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Winston Churchill:
Speech Regarding British Involvement in a U.S.-Japanese War

(November 10, 1941)


Churchill: Table of Contents | V-E Speech (1945) | Report on the War (1941)


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Alike in times of peace and war the annual civic festival we have observed to-day has been, by long custom, the occasion for a speech at Guildhall by the Prime Minister upon foreign affairs. This year our ancient Guildhall lies in ruins. Our foreign affairs are shrunken, and almost the whole of Europe is prostrate under the Nazi tyranny. The war which Hitler began by invading Poland, and which now engulfs the European Continent, has broken into the north-east of Africa, and may well engulf the greater part of Asia-nay, it may soon spread to the remaining portions of the globe. Nevertheless, in the same spirit as you, my Lord Mayor, have celebrated your assumption of office with the time-honoured pageant of Lord Mayor's Day, so I, who have the honour to be your guest, will endeavour to play, though very briefly-for in war-time speeches should be short-the traditional part assigned to those who hold my office.

The condition of Europe is terrible in the last degree. Hitler's firing parties are busy every day in a dozen countries-Norwegians, Belgians, Frenchmen, Dutch, Poles, Czechs, Serbs, Croats, Slovenes, Greeks, and above all, in scale, Russians are being butchered by thousands and by tens of thousands after they have surrendered, while individual and mass executions in all the countries I have mentioned have become part of the regular German routine.

The world has been intensely stirred by the massacre of the French hostages. The whole of France, with the exception of that small clique whose public careers depend upon a German victory, has been united in horror and indignation against this slaughter of perfectly innocent people. Admiral Darlan's tribute to German generosity falls unseasonably at this moment on French ears, and his plans for loving collaboration with the conquerors and murderers of Frenchmen are quite appreciably embarrassed.

Even the arch-criminal himself, the Nazi ogre Hitler, has been frightened by the volume and passion of world indignation which his spectacular atrocity has excited. It is he, and not the French people, who has been intimidated. He has not dared to go forward with his further programme of killing hostages.

This, as you will have little doubt, is not due to mercy, to compassion, to compunction, but to fear and to a dawning consciousness of personal insecurity rising in a wicked heart. I would say generally that we must regard all these victims of the Nazi executioners in so many lands, who are labelled Communists and Jews-we must regard them just as if they were brave soldiers who died for their country on the field of battle. Aye, in a way their sacrifice may be more fruitful than that of the soldier who falls with his arms in his hands. A river of blood has flowed and is flowing between the German race and the peoples of nearly all Europe. It is not the hot blood of war, where good blows are given and returned. It is the cold blood of the execution yard and the scaffold, which leaves a stain indelible for generations and for centuries.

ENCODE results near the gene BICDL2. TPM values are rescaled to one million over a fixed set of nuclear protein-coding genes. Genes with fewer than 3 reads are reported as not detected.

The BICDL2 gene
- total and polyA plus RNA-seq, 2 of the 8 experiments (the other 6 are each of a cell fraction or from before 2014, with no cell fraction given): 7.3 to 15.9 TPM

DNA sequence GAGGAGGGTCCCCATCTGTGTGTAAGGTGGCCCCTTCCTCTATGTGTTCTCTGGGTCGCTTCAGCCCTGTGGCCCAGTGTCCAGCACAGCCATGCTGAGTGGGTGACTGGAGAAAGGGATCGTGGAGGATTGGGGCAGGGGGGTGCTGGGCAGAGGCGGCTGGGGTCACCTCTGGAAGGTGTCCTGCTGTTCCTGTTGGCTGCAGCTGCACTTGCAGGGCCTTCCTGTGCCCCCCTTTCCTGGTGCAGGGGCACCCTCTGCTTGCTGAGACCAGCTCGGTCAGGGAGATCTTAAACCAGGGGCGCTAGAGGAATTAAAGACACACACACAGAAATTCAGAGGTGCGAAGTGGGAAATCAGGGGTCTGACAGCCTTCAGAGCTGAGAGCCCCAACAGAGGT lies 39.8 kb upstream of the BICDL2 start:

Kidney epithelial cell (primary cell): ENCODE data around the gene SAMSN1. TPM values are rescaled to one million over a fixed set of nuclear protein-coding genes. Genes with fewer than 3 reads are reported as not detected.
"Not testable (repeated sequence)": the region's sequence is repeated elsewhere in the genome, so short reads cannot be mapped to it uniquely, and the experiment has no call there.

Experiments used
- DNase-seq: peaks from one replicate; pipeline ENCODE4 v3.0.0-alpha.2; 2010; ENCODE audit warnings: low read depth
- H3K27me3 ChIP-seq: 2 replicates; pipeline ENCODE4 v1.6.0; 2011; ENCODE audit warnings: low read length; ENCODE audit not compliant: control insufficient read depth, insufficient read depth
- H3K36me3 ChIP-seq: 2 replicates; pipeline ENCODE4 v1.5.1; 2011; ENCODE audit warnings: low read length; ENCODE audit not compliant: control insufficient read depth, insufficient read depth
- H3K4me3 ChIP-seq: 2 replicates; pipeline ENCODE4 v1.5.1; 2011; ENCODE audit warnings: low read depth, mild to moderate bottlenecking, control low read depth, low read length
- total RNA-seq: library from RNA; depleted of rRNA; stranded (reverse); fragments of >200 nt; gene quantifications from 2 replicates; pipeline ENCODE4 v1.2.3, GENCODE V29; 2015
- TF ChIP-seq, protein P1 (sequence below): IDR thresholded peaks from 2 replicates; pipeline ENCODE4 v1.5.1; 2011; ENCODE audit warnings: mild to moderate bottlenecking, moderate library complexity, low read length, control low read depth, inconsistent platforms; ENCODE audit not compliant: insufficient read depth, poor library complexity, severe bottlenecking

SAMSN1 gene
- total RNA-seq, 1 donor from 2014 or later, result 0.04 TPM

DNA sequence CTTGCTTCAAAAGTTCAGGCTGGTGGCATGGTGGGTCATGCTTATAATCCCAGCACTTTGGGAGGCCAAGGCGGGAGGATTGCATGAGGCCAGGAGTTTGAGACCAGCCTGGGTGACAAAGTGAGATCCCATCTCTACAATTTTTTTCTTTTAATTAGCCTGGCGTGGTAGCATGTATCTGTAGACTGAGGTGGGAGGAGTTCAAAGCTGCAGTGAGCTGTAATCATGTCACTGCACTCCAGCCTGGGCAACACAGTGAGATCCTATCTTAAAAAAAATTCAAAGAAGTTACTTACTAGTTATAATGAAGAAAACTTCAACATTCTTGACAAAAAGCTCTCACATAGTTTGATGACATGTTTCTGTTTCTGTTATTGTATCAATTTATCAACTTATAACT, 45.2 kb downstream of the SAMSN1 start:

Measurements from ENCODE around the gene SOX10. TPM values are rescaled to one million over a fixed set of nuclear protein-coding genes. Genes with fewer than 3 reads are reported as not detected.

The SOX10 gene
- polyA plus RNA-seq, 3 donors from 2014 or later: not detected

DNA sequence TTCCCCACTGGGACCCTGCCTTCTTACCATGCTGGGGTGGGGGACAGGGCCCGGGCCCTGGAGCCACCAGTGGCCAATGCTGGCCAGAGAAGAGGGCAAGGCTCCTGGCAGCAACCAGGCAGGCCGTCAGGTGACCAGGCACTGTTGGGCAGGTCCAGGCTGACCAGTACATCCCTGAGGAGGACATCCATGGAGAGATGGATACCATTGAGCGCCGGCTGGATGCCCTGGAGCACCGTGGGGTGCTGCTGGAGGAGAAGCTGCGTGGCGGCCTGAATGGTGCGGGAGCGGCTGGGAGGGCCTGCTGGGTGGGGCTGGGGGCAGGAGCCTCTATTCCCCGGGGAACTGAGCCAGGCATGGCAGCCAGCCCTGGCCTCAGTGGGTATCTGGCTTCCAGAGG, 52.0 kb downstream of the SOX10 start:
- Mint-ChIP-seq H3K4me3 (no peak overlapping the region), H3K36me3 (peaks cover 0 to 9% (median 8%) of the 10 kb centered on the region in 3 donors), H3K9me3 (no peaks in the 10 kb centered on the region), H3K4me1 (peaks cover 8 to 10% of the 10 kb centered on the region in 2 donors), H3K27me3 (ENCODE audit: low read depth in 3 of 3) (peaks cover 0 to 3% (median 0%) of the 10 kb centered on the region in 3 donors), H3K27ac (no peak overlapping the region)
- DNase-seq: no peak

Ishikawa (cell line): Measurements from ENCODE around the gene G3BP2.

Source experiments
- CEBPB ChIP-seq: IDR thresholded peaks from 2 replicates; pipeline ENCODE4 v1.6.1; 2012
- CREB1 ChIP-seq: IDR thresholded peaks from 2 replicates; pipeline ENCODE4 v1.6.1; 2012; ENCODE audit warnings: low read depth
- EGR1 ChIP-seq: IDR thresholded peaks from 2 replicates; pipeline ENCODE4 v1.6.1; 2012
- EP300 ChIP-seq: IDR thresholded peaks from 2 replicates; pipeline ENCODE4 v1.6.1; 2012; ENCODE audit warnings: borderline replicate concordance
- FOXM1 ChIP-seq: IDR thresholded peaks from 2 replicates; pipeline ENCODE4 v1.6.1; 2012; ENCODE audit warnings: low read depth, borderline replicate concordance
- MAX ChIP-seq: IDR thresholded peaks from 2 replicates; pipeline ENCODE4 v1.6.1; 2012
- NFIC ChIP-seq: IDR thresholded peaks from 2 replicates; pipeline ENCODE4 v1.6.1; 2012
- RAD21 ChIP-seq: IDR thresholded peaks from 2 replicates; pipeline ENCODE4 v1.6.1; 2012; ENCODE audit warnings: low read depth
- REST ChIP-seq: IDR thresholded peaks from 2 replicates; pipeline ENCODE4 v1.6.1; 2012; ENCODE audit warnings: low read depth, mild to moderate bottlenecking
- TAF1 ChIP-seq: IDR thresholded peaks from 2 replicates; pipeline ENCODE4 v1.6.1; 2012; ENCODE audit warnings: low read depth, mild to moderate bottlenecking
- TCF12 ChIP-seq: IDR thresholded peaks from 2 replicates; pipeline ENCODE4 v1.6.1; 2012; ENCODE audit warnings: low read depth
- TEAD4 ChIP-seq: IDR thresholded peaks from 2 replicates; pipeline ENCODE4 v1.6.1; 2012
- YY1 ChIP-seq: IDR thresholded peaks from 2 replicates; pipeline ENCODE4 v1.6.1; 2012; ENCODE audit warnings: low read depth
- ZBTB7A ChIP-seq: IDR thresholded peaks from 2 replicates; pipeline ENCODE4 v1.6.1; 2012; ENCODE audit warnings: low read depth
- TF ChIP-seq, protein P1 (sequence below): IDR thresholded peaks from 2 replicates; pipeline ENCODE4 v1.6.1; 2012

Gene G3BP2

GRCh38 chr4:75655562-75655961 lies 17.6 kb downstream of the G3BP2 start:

Here, then, are the foundations upon which the "new order" of Europe is to be inaugurated. Here, then, is the house-warming festival of the Herrenvolk. Here, then, is the system of terrorism by which the Nazi criminals and their quisling accomplices seek to rule a dozen ancient, famous cities of Europe, and if possible all the free nations of the world. In no more effective manner could they have frustrated the accomplishment of their own designs. The future and its mysteries are inscrutable, but one thing is plain-never, to those bloodstained, accursed hands, will the future of Europe be confided.

Since Lord Mayor's Day last year very great changes have taken place in our situation. We were then the sole champion of freedom in arms. Then we were ill-armed and far out-numbered even in the air. Now a large part of the United States Navy, as Colonel Knox has told us, is constantly in action against the common foe. Now the valiant resistance of the Russian nation has inflicted most frightful injuries upon German military power, and at the present moment, the German invading armies, after all their losses, lie on the barren steppes exposed to the approaching severities of the Russian winter. Now we have an Air Force which is at least equal in size and numbers, not to speak of quality, to the German air power.

Rather more than a year ago I announced to Parliament that we were sending a Battle Fleet back into the Mediterranean for the destruction of the German and Italian convoys. The Admiralty brings us to-day news of the destruction of another Italian destroyer. The passage of our supplies in many directions through the sea, the broken morale of the Italian Navy-all these show that we are still masters there.

To-day I am able to go further. Owing to the effective help we are getting from the United States in the Atlantic, owing to the sinking of the Bismarck, owing to the completion of our splendid new battleships and aircraft carriers of the largest size, as well as the cowing of the Italian Navy already mentioned, I am able to announce to you that we now feel ourselves strong enough to provide a powerful naval force of heavy ships, with its necessary ancillary vessels, for service if needed in the Indian and Pacific Oceans.